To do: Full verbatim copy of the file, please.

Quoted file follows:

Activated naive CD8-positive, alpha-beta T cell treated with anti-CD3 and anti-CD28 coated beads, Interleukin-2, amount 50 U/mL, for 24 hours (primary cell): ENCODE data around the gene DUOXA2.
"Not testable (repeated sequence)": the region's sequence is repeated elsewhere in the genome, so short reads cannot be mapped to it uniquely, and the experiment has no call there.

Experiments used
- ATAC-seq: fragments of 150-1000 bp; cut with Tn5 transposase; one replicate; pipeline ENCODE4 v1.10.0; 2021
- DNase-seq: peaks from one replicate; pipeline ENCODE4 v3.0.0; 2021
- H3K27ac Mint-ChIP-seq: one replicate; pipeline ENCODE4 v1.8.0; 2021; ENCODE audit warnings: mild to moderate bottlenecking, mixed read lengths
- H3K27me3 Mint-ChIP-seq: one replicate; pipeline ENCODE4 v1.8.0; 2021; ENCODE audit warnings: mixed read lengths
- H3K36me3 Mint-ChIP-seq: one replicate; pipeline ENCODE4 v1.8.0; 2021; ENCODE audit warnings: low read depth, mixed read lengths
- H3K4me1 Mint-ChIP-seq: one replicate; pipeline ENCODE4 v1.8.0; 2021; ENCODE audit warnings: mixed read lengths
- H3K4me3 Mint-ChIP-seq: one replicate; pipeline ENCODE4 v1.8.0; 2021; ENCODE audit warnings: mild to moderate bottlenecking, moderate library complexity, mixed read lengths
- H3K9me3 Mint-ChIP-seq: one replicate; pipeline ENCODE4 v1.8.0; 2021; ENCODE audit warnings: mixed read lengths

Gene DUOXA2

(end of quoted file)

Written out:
Activated naive CD8-positive, alpha-beta T cell treated with anti-CD3 and anti-CD28 coated beads, Interleukin-2, amount 50 U/mL, for 24 hours (primary cell): ENCODE data around the gene DUOXA2.
"Not testable (repeated sequence)": the region's sequence is repeated elsewhere in the genome, so short reads cannot be mapped to it uniquely, and the experiment has no call there.

Experiments used
- ATAC-seq: fragments of 150-1000 bp; cut with Tn5 transposase; one replicate; pipeline ENCODE4 v1.10.0; 2021
- DNase-seq: peaks from one replicate; pipeline ENCODE4 v3.0.0; 2021
- H3K27ac Mint-ChIP-seq: one replicate; pipeline ENCODE4 v1.8.0; 2021; ENCODE audit warnings: mild to moderate bottlenecking, mixed read lengths
- H3K27me3 Mint-ChIP-seq: one replicate; pipeline ENCODE4 v1.8.0; 2021; ENCODE audit warnings: mixed read lengths
- H3K36me3 Mint-ChIP-seq: one replicate; pipeline ENCODE4 v1.8.0; 2021; ENCODE audit warnings: low read depth, mixed read lengths
- H3K4me1 Mint-ChIP-seq: one replicate; pipeline ENCODE4 v1.8.0; 2021; ENCODE audit warnings: mixed read lengths
- H3K4me3 Mint-ChIP-seq: one replicate; pipeline ENCODE4 v1.8.0; 2021; ENCODE audit warnings: mild to moderate bottlenecking, moderate library complexity, mixed read lengths
- H3K9me3 Mint-ChIP-seq: one replicate; pipeline ENCODE4 v1.8.0; 2021; ENCODE audit warnings: mixed read lengths

Gene DUOXA2